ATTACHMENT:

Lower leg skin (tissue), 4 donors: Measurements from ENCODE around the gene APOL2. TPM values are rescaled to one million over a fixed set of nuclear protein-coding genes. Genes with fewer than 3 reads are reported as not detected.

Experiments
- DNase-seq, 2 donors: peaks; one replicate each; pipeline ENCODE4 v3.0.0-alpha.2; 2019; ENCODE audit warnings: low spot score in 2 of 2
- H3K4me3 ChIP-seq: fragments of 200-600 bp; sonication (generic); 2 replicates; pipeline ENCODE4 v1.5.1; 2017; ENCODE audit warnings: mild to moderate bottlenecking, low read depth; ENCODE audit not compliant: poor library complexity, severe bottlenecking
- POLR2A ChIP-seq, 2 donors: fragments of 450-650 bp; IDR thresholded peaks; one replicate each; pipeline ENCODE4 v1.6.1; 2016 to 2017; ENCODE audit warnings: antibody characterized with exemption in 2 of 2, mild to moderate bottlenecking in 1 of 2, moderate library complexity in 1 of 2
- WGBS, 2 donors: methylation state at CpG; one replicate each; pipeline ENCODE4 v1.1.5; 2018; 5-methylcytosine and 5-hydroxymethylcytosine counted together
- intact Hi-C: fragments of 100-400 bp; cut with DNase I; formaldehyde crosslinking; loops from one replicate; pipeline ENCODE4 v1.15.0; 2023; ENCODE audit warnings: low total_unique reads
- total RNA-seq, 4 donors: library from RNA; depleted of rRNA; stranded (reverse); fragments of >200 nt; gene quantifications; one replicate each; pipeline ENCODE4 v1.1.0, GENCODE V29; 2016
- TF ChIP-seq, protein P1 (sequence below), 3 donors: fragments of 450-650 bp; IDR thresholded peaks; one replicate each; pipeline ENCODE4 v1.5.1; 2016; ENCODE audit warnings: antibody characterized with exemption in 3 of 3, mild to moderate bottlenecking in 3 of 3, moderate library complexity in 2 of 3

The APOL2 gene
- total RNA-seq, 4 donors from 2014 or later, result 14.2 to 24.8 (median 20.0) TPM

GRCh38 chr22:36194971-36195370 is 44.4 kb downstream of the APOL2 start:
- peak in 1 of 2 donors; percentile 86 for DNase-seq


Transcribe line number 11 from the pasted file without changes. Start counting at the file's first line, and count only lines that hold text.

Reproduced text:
- total RNA-seq, 4 donors from 2014 or later, result 14.2 to 24.8 (median 20.0) TPM